Callaghan Innovation research teams to transfer to Victoria
Callaghan Innovation research teams to transfer to Victoria University
Two Callaghan Innovation research teams will join Victoria University of Wellington early in the new year under a transfer agreement between the two organisations.
The carbohydrate chemistry team, led by Dr Richard Furneaux, will become the Ferrier Research Institute, while the superconductivity and energy team, led by Dr Bob Buckley, will become the Robinson Research Institute. The new University institutes will remain at their current Gracefield location and will continue to offer the same services, delivering on existing contracts.
Victoria University Vice-Chancellor Professor Pat Walsh said Victoria welcomed the teams which would further strengthen the University’s research capabilities, particularly in the fields of biomedical science and engineering.
“These are two world class science teams that will add to the University’s growing expertise and reputation in these important areas.”
Professor Walsh said Victoria was committed to supporting Professor Sir Paul Callaghan’s vision of achieving greater commercialisation of innovation for a more productive New Zealand. “This transfer is certainly complementary to that vision.”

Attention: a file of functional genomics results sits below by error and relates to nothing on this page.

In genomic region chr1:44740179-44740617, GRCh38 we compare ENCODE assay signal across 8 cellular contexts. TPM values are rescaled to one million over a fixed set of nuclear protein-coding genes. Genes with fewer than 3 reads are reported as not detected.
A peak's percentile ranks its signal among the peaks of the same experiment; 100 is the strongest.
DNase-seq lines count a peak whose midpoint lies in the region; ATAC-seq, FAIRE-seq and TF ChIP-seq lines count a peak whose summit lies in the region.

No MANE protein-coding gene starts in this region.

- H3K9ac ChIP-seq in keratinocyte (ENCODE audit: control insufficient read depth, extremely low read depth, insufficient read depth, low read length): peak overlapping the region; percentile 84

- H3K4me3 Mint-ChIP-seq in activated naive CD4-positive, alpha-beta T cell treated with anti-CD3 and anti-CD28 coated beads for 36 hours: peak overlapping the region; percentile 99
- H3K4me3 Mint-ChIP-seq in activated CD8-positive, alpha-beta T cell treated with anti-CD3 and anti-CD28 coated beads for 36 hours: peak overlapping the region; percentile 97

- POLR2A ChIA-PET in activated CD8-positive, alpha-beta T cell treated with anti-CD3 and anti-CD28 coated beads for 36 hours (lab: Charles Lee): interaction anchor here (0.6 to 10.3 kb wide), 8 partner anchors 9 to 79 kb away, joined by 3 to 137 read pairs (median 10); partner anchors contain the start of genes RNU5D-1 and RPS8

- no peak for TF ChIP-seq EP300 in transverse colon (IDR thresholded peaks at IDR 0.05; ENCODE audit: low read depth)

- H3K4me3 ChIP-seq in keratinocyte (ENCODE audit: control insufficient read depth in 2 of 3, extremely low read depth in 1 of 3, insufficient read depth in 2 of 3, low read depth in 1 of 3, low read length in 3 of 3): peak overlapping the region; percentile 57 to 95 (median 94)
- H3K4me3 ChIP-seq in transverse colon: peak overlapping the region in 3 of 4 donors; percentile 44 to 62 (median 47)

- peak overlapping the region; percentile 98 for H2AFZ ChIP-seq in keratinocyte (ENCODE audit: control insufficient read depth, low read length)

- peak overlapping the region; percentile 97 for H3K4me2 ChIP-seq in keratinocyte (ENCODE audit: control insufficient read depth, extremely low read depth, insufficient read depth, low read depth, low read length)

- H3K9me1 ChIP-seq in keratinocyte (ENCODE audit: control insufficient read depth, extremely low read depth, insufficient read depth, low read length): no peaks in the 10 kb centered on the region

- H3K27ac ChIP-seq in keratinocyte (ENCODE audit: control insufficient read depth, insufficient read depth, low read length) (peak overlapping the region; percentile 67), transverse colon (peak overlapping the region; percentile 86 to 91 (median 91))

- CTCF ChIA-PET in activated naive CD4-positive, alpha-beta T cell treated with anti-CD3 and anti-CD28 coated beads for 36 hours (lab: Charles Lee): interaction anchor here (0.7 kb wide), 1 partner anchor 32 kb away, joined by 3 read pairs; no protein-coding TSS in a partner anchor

Ferrier Research Institute
The Ferrier Research
Institute is named after former Victoria University
Professor of Chemistry, Robin Ferrier. Its research
programme will include:
· the discovery and commercialisation of ‘glycotherapeutics’; drug treatments developed from carbohydrate materials
· pharmaceutical manufacturing technologies focused on bile technologies
· chemical immunology
· complex carbohydrate analytical methodology applied to functional foods and bioactive ingredients
· industrial polymer chemistry.
Robinson Research Institute
The Robinson Research Institute is named after
Dr Bill Robinson, inventor of the lead rubber bearing
seismic isolation device and recipient of an Honorary
Doctorate in Science from Victoria University in 1995. The
institute’s research programme will include the
development and/or application of:
· superconductor devices such as rotating machines, transformers, scientific magnets and MRI systems
· superconducting Roebel cable and other specialist conductors
· novel electronic and magnetic materials
· magnetic sensors in non-destructive testing and other fields
· novel technologies into infrastructure networks for better asset management.